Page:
In a recent email exchange with a San Francisco colleague, she told me she observed a mother, obviously at her wit's end, on a MUNI bus yelling at her young child, Just do what I say!. In all fairness, the mom was probably doing the best she could within her life situation or circumstances. But hearing about this episode, I am reminded of the value of modulation in exchanges with our children -- no matter what their age.
When I was a single working mother of two small children (twins), I was trying to get their hair brushed in order to rush out the door one morning. The typical struggle was occurring, and in my frustration I threw the hairbrush into the sink and cracked the porcelain.
Another memorable incident occurred when I made the very questionable decision to take them shopping for new shoes after work. I knew better. What was generally a pleasant and fun experience for us, turned into a fiasco -- all three of us tired at the end of the day, and me barking at the children if they didn't cooperate.
I can put all of these experiences in the category of being human, but I am also reminded that those of us who know better can slip in the way we manage our children -- even in public.
I turned to another colleague, Elyse Jacobs, an early childhood education expert and art therapist, asking her to weigh in on the topic. To my surprise she told her own personal story as a single mother. She said she too had been a yeller. She told me the first years of her daughter's life where punctuated by her persistent yelling. So much so, her daughter said the following in a poem:
My mother yells too much
she yells in the kitchen
she yells in the hall
I'd be on my way to school right now
if her words weren't blocking the door.
Her daughter further added: Mom,Tell don't yell. When you yell, I feel like you don't love me anymore.
The good judgment of children can often be disregarded by parents who think their maturity and life experience trump intuitive wisdom. This exchange between Elyse and her daughter stimulated them to write a book together for children titled Tell Don't Yell. The book also includes helpful hints for parents on how to conduct themselves without yelling.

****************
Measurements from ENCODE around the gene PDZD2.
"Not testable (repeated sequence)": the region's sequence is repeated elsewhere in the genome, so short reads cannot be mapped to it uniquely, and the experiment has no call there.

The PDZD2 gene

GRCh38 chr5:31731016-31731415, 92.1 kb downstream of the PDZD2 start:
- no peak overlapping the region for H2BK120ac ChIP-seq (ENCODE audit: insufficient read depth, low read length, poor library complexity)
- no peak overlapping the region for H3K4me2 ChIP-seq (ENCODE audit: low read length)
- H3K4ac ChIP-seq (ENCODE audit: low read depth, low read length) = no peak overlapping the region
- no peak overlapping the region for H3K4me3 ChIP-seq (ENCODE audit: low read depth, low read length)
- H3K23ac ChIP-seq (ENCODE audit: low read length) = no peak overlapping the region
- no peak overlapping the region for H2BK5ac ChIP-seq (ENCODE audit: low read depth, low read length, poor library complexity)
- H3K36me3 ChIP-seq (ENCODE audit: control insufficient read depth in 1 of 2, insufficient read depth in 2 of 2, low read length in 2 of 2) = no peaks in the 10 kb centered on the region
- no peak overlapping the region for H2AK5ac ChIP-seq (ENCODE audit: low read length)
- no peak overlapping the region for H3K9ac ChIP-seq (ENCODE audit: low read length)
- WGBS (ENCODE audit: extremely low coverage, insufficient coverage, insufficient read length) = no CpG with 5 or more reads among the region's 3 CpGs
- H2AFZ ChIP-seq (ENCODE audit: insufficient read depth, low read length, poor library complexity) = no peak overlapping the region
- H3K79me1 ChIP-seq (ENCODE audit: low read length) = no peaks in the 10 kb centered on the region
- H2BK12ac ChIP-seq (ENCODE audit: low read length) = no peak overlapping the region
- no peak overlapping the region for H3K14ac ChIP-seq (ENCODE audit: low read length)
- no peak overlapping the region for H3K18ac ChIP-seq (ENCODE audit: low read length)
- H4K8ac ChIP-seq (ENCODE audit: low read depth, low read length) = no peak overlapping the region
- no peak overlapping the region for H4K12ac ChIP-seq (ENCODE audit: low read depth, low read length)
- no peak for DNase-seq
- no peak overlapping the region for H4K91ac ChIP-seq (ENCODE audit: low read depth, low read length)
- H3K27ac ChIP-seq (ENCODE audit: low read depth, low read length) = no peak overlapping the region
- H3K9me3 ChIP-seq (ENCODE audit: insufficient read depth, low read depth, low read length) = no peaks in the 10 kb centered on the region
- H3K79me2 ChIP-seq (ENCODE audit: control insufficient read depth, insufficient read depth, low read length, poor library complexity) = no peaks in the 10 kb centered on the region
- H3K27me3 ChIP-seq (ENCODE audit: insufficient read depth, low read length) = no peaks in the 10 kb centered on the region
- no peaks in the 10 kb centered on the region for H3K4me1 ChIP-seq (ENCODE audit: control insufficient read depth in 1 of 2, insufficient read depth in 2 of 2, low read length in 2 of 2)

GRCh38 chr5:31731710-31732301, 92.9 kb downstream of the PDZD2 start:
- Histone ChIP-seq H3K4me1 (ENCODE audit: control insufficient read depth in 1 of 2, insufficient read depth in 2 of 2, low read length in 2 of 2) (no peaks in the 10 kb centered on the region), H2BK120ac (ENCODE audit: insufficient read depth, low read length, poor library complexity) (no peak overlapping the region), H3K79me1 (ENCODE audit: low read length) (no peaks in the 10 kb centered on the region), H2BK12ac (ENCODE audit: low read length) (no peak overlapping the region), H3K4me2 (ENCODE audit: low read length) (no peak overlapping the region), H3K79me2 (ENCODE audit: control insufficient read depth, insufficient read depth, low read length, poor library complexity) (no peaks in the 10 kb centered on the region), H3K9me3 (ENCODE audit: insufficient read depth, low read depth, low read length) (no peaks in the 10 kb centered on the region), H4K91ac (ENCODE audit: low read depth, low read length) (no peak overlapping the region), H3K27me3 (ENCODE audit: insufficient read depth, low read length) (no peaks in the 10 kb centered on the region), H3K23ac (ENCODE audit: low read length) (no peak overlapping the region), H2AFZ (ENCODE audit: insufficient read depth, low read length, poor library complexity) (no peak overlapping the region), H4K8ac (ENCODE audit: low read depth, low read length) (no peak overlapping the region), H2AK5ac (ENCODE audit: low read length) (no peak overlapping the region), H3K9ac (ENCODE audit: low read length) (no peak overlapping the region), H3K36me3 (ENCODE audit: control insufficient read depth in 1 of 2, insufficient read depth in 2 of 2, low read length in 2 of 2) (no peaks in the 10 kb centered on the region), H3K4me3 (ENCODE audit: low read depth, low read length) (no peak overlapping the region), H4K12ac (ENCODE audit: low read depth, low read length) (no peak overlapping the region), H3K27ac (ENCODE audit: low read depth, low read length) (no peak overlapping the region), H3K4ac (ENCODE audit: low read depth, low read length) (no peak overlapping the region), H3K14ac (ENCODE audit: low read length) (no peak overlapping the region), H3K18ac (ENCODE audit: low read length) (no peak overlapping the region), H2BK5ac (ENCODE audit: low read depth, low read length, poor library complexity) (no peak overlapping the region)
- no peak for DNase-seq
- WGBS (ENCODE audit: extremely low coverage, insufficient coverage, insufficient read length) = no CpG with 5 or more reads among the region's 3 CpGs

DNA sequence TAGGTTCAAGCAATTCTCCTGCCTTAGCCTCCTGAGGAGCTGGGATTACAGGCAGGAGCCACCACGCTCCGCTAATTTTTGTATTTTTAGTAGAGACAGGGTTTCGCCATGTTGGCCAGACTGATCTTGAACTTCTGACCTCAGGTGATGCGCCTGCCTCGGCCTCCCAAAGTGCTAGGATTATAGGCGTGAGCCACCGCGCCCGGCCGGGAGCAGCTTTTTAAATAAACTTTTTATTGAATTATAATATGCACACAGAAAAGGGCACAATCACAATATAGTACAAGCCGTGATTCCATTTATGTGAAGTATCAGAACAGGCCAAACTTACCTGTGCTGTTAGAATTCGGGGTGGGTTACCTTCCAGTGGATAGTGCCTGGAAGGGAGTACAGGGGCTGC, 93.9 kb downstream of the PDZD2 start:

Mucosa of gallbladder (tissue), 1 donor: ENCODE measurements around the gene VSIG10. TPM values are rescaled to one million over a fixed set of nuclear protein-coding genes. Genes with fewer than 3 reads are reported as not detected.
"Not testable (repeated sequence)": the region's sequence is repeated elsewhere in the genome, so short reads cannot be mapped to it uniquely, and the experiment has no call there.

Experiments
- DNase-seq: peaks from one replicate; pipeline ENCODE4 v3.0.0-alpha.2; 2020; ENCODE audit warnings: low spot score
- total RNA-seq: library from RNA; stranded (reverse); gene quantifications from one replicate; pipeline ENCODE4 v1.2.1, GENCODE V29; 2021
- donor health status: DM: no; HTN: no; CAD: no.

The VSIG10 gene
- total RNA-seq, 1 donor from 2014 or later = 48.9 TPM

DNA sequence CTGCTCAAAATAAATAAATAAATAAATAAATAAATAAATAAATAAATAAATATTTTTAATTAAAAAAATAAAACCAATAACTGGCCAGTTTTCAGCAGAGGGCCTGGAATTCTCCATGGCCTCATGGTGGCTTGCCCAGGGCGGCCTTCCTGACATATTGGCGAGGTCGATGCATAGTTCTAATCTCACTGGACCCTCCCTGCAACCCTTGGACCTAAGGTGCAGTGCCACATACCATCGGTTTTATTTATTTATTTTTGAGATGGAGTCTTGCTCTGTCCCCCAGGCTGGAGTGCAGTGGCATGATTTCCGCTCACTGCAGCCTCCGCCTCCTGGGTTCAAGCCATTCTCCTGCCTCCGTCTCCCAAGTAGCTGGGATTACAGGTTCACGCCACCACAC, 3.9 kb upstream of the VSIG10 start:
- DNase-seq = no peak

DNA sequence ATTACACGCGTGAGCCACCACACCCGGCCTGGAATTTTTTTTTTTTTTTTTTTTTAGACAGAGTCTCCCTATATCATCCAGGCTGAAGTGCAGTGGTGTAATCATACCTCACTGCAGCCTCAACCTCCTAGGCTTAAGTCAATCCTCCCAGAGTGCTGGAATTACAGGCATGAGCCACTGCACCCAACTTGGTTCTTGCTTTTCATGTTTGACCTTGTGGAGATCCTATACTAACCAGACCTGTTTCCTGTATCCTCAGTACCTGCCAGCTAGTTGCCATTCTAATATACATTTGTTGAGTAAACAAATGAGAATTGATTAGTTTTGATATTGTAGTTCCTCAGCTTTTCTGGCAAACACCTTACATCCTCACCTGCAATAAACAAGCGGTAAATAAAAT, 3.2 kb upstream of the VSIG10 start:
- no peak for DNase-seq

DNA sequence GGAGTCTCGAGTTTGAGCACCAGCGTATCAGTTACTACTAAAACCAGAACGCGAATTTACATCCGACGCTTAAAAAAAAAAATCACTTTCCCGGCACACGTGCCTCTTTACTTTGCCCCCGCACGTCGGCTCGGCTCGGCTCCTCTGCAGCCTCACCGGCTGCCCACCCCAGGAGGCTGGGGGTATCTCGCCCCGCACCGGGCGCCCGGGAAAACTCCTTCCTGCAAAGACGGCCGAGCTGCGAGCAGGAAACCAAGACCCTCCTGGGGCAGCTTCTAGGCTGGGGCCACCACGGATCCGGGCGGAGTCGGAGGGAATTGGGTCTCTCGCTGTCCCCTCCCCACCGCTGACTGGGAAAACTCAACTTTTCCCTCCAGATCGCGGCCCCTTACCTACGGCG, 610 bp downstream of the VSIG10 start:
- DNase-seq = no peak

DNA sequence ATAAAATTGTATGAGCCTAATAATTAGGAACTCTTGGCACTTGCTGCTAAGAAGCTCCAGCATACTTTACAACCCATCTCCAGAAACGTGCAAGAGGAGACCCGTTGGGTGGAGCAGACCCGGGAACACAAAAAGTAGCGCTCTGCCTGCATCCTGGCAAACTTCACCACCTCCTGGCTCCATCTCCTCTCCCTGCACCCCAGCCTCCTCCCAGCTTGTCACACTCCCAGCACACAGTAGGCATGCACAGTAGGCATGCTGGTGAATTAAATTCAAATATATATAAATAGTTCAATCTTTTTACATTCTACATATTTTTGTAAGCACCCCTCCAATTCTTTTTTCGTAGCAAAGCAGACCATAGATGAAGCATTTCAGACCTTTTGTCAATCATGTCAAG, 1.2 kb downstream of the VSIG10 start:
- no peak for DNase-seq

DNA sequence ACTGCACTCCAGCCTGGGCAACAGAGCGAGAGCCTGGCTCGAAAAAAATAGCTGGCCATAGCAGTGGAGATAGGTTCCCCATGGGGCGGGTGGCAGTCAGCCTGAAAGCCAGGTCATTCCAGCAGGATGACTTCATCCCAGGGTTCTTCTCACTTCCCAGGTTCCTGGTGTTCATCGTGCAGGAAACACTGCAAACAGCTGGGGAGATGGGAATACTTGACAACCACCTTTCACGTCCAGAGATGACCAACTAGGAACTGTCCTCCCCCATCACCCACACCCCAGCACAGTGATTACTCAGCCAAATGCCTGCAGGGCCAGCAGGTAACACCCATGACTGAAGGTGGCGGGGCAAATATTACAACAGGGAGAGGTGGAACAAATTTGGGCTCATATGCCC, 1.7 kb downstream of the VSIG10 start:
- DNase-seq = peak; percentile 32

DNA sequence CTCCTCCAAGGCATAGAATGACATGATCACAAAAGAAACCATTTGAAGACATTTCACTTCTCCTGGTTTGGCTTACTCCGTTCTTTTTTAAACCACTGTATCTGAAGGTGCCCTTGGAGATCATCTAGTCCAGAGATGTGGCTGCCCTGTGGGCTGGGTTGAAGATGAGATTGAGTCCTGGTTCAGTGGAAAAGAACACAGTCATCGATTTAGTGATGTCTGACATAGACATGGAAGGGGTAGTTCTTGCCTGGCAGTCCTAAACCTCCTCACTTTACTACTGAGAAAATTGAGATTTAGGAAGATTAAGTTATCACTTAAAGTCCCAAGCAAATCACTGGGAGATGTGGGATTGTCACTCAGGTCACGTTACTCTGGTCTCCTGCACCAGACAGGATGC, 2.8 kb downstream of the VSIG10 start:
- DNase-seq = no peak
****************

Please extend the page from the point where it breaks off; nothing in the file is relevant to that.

These anecdotes are timely as parents and children begin the annual fall preparation for school. The expenses, the scheduled activities, transportation deadlines -- everything related to managing increased commitments amps up the potential for heightened family conflict. Make no mistake, it is up to the parents to manage the atmosphere and thereby teach their children how to deal with increased stress.
Here are some typical scenarios and tips on how to manage them:
1) The power struggle. If you feel tension in your gut, you are in a power struggle. My hairbrush throwing incident is a perfect example of a power struggle. The only way to stop a power struggle is for one participant to decline to participate. Step away and give yourself physical space. Wait a few minutes before re-engaging with your child(ren).
2) Forced Choices. Many power struggles evolve over choices children are determined to make. At any age, children can be directed to make forced choices. For example, a 2nd grade girl who wants to wear a summer dress in the winter could be directed to choose from two other, more appropriate dresses. Or, if the summer dress is her favorite, she can choose the dress but must include a sweater with it. Teenagers who are selecting movies can be given choices that are age appropriate. Argumentative teenagers who push for other options can be told firmly, that is NOT a choice. It's up to the parents to set the boundaries. This is great preparation for when they are older. As adults, we make forced choices every day.
3) Yelling. Children are inclined to tune out parents when they yell. If you find yourself raising your voice to make a point, check yourself and try just the opposite. The quieter you speak, the more your child(ren) will have to work to hear you.
The first step is awareness. Parents need to be aware that stressful situations breed conflict. Managing the conflict to a peaceful, quiet resolution is challenging. But as Elyse Jacobs so artfully communicated: We all thrive on loving connection. If there is a disconnect between ourselves and our children, we are very capable of initiating a reconnection. While we often feel uncomfortable, ashamed or embarrassed at momentarily 'losing it,' we need to forgive ourselves for not being the perfect parents we'd like to be and move forward.
This blog was first posted here.
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